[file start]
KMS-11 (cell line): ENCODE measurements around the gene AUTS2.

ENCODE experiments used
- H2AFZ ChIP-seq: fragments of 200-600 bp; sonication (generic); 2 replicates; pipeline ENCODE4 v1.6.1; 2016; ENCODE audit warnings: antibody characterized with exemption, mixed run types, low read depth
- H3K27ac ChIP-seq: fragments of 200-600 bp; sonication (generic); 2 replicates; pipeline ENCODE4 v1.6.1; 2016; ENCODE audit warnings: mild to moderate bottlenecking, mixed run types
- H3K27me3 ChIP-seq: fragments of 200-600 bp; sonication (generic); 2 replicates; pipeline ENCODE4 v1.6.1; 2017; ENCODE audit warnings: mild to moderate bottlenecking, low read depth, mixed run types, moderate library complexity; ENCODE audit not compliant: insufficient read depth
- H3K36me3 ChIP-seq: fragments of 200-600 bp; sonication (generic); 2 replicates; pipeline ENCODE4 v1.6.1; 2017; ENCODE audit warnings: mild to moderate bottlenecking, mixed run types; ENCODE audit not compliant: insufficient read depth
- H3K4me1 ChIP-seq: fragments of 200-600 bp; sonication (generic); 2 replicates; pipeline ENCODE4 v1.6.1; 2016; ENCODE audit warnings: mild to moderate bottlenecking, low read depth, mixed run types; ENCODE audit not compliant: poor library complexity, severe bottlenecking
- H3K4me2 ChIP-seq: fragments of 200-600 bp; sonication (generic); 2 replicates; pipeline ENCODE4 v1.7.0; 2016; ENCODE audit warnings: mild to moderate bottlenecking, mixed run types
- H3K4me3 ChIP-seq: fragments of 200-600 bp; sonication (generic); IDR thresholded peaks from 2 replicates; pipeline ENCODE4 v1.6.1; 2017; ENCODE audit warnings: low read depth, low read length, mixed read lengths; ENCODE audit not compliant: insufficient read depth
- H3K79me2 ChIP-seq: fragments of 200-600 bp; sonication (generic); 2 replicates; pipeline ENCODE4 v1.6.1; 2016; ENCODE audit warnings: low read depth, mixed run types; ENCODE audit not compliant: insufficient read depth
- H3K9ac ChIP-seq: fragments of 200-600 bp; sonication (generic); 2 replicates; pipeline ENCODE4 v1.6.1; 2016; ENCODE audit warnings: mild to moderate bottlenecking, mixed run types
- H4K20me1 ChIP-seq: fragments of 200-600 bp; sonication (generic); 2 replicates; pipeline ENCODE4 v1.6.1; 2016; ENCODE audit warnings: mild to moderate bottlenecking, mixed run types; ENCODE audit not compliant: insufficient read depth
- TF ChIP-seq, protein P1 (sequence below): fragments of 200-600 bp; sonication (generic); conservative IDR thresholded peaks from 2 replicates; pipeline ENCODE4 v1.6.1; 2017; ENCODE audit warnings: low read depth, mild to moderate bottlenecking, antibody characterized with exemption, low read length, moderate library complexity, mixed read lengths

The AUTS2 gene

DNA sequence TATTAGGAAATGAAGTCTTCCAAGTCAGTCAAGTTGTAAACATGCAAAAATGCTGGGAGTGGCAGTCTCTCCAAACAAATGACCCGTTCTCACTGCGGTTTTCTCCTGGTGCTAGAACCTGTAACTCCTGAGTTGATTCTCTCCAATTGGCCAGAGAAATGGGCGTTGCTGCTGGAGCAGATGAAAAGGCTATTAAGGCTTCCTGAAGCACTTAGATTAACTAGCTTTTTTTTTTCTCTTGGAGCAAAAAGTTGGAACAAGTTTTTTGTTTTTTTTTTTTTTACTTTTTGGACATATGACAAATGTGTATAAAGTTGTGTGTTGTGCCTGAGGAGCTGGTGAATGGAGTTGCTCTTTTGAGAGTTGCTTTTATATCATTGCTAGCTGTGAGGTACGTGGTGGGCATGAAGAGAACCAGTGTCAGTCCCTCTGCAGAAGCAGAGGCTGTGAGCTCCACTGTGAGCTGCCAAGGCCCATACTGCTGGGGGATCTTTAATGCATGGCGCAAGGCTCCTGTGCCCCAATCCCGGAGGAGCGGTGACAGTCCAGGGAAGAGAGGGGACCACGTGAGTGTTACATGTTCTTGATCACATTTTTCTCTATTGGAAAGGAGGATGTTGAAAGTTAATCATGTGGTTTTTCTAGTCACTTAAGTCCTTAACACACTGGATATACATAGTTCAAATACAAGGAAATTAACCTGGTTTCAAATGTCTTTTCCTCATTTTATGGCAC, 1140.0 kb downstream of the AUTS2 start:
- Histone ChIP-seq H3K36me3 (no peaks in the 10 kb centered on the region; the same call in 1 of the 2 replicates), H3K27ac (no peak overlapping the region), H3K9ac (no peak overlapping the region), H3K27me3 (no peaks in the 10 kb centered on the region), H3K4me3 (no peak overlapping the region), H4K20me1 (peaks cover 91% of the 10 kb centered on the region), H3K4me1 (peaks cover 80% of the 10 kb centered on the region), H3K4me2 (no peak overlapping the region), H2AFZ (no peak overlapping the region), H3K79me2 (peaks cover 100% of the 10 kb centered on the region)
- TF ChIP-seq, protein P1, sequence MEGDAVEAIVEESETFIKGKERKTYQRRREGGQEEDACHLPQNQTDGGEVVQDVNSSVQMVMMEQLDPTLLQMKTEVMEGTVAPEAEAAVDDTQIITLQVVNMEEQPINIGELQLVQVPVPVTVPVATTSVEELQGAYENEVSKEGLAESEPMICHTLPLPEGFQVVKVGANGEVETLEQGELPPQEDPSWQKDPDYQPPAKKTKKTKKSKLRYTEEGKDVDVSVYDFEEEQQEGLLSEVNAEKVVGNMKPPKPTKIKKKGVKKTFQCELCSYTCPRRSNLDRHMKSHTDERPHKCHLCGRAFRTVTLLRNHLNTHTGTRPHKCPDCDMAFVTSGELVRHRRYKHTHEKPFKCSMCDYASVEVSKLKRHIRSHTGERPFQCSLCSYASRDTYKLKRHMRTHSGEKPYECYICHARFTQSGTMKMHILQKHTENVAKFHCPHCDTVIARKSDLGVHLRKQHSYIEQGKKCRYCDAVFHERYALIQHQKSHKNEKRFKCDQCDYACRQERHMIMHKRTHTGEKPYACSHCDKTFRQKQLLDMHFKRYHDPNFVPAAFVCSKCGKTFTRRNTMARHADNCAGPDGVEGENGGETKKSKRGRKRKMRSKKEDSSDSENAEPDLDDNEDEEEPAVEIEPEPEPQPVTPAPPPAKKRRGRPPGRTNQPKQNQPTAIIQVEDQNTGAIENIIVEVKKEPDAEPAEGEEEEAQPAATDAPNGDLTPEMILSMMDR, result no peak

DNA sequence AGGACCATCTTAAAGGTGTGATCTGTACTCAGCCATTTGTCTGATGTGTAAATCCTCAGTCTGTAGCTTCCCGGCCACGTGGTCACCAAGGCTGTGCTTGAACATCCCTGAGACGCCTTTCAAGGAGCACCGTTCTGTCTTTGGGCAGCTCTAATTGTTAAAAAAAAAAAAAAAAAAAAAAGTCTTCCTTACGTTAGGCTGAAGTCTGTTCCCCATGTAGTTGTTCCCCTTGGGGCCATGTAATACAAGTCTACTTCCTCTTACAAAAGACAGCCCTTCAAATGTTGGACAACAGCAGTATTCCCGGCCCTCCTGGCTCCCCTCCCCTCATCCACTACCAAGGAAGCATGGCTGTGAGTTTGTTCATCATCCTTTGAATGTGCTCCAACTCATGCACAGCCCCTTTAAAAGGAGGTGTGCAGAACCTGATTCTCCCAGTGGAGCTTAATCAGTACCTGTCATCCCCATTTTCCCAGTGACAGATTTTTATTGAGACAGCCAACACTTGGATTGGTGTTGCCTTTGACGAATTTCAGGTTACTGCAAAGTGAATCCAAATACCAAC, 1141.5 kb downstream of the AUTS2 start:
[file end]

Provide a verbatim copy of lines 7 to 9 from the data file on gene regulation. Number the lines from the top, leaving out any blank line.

- H3K4me1 ChIP-seq: fragments of 200-600 bp; sonication (generic); 2 replicates; pipeline ENCODE4 v1.6.1; 2016; ENCODE audit warnings: mild to moderate bottlenecking, low read depth, mixed run types; ENCODE audit not compliant: poor library complexity, severe bottlenecking
- H3K4me2 ChIP-seq: fragments of 200-600 bp; sonication (generic); 2 replicates; pipeline ENCODE4 v1.7.0; 2016; ENCODE audit warnings: mild to moderate bottlenecking, mixed run types
- H3K4me3 ChIP-seq: fragments of 200-600 bp; sonication (generic); IDR thresholded peaks from 2 replicates; pipeline ENCODE4 v1.6.1; 2017; ENCODE audit warnings: low read depth, low read length, mixed read lengths; ENCODE audit not compliant: insufficient read depth